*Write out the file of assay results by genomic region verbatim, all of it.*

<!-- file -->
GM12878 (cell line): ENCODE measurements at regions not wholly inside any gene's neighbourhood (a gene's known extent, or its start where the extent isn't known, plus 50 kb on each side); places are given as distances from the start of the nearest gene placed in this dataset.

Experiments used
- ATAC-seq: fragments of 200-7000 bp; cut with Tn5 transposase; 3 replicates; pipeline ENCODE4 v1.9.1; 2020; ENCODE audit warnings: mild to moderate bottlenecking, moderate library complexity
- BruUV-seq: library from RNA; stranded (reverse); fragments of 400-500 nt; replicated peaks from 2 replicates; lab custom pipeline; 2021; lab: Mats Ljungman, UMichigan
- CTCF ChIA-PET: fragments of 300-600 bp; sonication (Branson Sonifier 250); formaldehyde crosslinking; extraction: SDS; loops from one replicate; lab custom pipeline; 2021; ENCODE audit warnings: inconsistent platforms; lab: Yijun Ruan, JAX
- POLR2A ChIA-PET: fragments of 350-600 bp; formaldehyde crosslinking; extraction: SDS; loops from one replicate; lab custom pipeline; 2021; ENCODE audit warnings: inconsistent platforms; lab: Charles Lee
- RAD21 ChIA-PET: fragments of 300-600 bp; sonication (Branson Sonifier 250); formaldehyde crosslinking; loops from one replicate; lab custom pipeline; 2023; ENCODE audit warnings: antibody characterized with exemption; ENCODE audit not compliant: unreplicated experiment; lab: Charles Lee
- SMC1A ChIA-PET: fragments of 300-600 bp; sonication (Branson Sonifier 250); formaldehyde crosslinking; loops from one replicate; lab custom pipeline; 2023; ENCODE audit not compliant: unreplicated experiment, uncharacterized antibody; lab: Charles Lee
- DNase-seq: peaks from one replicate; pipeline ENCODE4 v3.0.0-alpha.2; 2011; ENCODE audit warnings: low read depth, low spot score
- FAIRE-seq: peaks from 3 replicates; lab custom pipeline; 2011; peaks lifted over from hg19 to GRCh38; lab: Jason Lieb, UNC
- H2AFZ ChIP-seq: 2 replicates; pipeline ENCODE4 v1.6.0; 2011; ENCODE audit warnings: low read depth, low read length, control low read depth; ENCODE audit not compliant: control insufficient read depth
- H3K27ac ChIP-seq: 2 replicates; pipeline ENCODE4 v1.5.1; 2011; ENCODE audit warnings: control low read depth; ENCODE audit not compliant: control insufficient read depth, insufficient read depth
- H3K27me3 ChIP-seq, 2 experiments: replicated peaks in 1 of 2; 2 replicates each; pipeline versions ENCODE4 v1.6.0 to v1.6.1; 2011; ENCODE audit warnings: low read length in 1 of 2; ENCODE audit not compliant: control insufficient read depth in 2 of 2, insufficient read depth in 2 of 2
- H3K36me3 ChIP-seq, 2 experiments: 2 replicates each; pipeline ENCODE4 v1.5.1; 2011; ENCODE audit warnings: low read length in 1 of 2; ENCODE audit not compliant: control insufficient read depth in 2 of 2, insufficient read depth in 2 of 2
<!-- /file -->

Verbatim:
GM12878 (cell line): ENCODE measurements at regions not wholly inside any gene's neighbourhood (a gene's known extent, or its start where the extent isn't known, plus 50 kb on each side); places are given as distances from the start of the nearest gene placed in this dataset.

Experiments used
- ATAC-seq: fragments of 200-7000 bp; cut with Tn5 transposase; 3 replicates; pipeline ENCODE4 v1.9.1; 2020; ENCODE audit warnings: mild to moderate bottlenecking, moderate library complexity
- BruUV-seq: library from RNA; stranded (reverse); fragments of 400-500 nt; replicated peaks from 2 replicates; lab custom pipeline; 2021; lab: Mats Ljungman, UMichigan
- CTCF ChIA-PET: fragments of 300-600 bp; sonication (Branson Sonifier 250); formaldehyde crosslinking; extraction: SDS; loops from one replicate; lab custom pipeline; 2021; ENCODE audit warnings: inconsistent platforms; lab: Yijun Ruan, JAX
- POLR2A ChIA-PET: fragments of 350-600 bp; formaldehyde crosslinking; extraction: SDS; loops from one replicate; lab custom pipeline; 2021; ENCODE audit warnings: inconsistent platforms; lab: Charles Lee
- RAD21 ChIA-PET: fragments of 300-600 bp; sonication (Branson Sonifier 250); formaldehyde crosslinking; loops from one replicate; lab custom pipeline; 2023; ENCODE audit warnings: antibody characterized with exemption; ENCODE audit not compliant: unreplicated experiment; lab: Charles Lee
- SMC1A ChIA-PET: fragments of 300-600 bp; sonication (Branson Sonifier 250); formaldehyde crosslinking; loops from one replicate; lab custom pipeline; 2023; ENCODE audit not compliant: unreplicated experiment, uncharacterized antibody; lab: Charles Lee
- DNase-seq: peaks from one replicate; pipeline ENCODE4 v3.0.0-alpha.2; 2011; ENCODE audit warnings: low read depth, low spot score
- FAIRE-seq: peaks from 3 replicates; lab custom pipeline; 2011; peaks lifted over from hg19 to GRCh38; lab: Jason Lieb, UNC
- H2AFZ ChIP-seq: 2 replicates; pipeline ENCODE4 v1.6.0; 2011; ENCODE audit warnings: low read depth, low read length, control low read depth; ENCODE audit not compliant: control insufficient read depth
- H3K27ac ChIP-seq: 2 replicates; pipeline ENCODE4 v1.5.1; 2011; ENCODE audit warnings: control low read depth; ENCODE audit not compliant: control insufficient read depth, insufficient read depth
- H3K27me3 ChIP-seq, 2 experiments: replicated peaks in 1 of 2; 2 replicates each; pipeline versions ENCODE4 v1.6.0 to v1.6.1; 2011; ENCODE audit warnings: low read length in 1 of 2; ENCODE audit not compliant: control insufficient read depth in 2 of 2, insufficient read depth in 2 of 2
- H3K36me3 ChIP-seq, 2 experiments: 2 replicates each; pipeline ENCODE4 v1.5.1; 2011; ENCODE audit warnings: low read length in 1 of 2; ENCODE audit not compliant: control insufficient read depth in 2 of 2, insufficient read depth in 2 of 2